We Live in the “What Happened?” Era — And It’s Not a Good Thing
Years ago, wen someone said “what happened?” it was a query about an event or some rumor, or asking about the ending of a tale . . . “What happened at the concert?”; “What happened to Joe and Sally?” “And then . . . what happened?”.
But today, it’s about some failure. “The bridge collapsed — what happened?” “The program failed — what happened?” The disease spread unmitigated — what happened?”There are reasons for this change — and none of them are good.
First and foremost, nowadays, the “what happened?” comes after a percieved negative event or failure. It is as if the circumstance was totally unforeseen and we are incredulous that it could have occurred. Nine times out of ten this is pure bullshit. The circumstance was likely discussed, exposed, debated, and any action to prevent it ignored. The “what happened?” is a way of deflecting blame for procrastination or downright avoidance away from those who did just that toward some vague person or group who should have been responsible.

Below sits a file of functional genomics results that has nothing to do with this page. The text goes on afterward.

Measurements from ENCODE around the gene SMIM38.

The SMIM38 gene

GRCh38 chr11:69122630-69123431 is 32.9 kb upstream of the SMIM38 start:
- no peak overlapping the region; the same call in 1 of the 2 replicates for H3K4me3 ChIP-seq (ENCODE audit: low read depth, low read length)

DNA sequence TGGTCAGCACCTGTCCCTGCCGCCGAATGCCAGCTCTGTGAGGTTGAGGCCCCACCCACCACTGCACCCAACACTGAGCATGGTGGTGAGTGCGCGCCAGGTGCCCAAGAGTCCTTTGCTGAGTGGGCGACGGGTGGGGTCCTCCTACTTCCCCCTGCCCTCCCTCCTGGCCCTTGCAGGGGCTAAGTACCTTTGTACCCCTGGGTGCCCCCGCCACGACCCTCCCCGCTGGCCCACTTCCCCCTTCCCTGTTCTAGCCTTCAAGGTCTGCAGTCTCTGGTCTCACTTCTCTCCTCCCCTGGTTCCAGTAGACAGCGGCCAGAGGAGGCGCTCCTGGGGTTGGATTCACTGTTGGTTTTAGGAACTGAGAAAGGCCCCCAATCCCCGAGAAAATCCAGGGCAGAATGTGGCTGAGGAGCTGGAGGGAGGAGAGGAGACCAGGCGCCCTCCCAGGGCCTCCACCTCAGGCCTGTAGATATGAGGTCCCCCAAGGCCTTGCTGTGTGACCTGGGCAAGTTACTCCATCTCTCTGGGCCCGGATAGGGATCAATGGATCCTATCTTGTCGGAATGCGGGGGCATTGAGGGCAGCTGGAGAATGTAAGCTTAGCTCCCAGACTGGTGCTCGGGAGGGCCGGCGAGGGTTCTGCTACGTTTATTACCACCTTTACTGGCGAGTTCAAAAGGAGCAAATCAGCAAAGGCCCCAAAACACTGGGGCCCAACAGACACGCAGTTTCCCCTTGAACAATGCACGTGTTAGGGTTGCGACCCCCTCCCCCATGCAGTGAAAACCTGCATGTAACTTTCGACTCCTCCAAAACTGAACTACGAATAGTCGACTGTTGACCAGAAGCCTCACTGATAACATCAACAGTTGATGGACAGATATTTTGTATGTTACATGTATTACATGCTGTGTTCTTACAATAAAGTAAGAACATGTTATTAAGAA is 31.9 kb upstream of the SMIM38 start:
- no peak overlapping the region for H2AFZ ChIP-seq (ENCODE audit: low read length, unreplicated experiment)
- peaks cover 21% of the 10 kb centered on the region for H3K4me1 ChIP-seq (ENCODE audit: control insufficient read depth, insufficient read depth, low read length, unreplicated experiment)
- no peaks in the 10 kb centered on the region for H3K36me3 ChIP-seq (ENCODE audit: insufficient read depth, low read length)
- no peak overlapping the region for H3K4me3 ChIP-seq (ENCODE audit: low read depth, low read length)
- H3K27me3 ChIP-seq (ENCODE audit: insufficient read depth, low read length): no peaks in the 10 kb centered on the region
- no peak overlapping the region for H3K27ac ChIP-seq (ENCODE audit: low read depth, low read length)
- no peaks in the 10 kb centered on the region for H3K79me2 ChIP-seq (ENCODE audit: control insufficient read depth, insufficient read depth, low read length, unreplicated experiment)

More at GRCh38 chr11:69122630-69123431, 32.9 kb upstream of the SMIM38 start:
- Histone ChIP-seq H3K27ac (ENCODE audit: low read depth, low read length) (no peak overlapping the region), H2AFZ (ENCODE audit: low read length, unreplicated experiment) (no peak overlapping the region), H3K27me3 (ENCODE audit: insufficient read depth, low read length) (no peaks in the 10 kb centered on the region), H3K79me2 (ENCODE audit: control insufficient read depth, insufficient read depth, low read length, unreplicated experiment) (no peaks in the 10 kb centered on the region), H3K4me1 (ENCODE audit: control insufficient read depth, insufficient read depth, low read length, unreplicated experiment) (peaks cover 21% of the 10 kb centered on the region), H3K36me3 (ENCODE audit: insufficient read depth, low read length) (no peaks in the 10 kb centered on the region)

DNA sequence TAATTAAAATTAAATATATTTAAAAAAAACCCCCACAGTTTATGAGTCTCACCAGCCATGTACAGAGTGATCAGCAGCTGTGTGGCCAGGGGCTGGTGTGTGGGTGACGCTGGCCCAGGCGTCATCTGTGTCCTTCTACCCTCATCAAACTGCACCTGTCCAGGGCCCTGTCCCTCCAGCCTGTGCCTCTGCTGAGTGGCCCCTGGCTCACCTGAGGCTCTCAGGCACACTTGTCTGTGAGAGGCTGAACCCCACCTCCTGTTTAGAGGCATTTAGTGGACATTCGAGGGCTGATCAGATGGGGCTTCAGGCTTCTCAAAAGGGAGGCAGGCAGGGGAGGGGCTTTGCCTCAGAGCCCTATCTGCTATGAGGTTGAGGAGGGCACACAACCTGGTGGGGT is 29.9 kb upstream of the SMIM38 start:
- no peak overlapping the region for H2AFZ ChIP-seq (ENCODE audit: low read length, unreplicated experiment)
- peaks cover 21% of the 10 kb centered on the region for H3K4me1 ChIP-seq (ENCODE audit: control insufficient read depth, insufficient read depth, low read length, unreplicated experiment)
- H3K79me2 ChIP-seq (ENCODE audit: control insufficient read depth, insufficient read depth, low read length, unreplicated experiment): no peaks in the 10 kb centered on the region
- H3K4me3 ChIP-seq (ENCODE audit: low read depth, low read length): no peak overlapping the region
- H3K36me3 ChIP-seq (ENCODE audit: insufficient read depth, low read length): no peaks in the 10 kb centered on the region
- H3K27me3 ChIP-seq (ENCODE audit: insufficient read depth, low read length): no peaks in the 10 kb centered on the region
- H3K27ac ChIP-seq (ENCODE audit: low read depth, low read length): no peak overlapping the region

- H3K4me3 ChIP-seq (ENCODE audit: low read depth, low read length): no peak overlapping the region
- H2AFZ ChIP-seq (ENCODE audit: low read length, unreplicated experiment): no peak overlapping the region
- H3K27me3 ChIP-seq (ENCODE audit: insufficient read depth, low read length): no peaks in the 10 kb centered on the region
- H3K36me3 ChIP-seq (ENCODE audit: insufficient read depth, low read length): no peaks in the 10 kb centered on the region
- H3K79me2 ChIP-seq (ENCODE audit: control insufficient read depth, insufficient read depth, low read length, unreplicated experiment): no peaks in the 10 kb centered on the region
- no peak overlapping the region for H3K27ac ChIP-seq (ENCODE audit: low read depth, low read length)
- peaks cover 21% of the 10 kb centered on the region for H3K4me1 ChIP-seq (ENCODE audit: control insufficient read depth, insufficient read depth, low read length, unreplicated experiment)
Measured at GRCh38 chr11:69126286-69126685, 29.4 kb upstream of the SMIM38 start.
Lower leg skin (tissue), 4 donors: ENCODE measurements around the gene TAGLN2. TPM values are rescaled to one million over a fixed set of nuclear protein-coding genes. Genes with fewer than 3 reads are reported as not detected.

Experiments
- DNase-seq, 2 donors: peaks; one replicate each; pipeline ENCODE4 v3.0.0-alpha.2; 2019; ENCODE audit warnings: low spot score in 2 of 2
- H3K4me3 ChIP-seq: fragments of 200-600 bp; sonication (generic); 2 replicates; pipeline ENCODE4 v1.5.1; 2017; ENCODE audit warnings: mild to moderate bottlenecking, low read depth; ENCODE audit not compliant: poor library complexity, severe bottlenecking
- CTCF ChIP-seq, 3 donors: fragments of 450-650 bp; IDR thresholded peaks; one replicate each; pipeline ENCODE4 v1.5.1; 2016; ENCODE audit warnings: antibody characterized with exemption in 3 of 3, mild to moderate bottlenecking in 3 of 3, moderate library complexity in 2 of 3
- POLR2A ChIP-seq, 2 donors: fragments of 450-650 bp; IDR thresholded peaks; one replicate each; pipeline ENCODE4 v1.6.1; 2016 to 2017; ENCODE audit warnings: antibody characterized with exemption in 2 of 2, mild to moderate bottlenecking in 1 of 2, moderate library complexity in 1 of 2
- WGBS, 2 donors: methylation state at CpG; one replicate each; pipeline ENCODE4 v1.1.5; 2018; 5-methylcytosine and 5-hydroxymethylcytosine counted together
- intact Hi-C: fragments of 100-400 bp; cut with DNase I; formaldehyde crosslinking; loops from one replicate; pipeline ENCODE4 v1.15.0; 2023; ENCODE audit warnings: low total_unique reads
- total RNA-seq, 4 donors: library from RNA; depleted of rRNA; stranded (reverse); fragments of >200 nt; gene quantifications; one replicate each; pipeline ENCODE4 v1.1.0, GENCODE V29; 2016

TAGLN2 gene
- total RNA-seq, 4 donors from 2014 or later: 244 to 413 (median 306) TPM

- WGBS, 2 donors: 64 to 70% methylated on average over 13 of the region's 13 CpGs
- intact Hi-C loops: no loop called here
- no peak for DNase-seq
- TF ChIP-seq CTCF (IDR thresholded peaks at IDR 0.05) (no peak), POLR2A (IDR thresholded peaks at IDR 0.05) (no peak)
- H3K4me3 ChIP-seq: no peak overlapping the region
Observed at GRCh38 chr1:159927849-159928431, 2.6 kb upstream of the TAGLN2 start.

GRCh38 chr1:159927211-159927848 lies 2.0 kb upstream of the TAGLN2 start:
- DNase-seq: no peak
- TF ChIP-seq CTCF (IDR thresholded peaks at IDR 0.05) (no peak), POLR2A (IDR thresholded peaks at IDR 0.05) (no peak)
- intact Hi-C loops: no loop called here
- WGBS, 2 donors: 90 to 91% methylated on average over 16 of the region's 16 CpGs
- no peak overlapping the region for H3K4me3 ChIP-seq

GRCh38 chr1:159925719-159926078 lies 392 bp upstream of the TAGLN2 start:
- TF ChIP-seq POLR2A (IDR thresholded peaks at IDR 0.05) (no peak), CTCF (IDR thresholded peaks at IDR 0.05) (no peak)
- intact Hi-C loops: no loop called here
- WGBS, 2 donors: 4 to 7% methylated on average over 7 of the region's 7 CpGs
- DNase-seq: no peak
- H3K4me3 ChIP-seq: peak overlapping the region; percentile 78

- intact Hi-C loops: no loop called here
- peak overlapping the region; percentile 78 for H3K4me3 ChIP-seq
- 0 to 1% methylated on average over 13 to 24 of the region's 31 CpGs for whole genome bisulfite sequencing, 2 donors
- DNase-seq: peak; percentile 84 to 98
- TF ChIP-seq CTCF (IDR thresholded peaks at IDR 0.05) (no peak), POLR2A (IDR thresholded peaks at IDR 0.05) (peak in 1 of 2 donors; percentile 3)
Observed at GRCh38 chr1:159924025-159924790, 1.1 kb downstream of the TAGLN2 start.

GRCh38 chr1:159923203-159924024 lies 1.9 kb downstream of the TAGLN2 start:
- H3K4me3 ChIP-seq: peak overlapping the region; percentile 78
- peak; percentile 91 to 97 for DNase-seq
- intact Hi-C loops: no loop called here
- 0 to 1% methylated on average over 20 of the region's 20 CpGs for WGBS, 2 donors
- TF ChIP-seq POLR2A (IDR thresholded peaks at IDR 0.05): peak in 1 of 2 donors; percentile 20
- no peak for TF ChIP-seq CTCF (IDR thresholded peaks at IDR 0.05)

Second, the “what happened?” is a way to scapegoat those who tried to inform of the potential problem — or to find someone to litigate against. Blame fixes nothing — action does.
We are self-absorbed. We live in our own little world — what goes on outside of our comfort zone is frightening, or worse, challenges our well-being. Problems are someone else’s job to deal with. If we ignore it, maybe it will go away — or best, someone else will fix it.
We have forsworn management as an art and replaced it with marketing. We don’t fix things, we convince others that everything is OK — when we know in our hearts that it’s not.
We have replaced logic with emotion. We don’t present a series of facts to support our position, our behavior, our plan — we find an emotional sore point to make our case — regardless of how inane and stupid it might be, and we push it — because we have to WIN. No matter if winning is truly losing, because what we’ve won is wrong, incorrect, misleading, deadly, damaging and even UNTRUE — we won!
Where does winning over working out come from? Why is it so much more important than fixing what is broken? In my opinion, and I’m not alone, winning comes from our reliance in…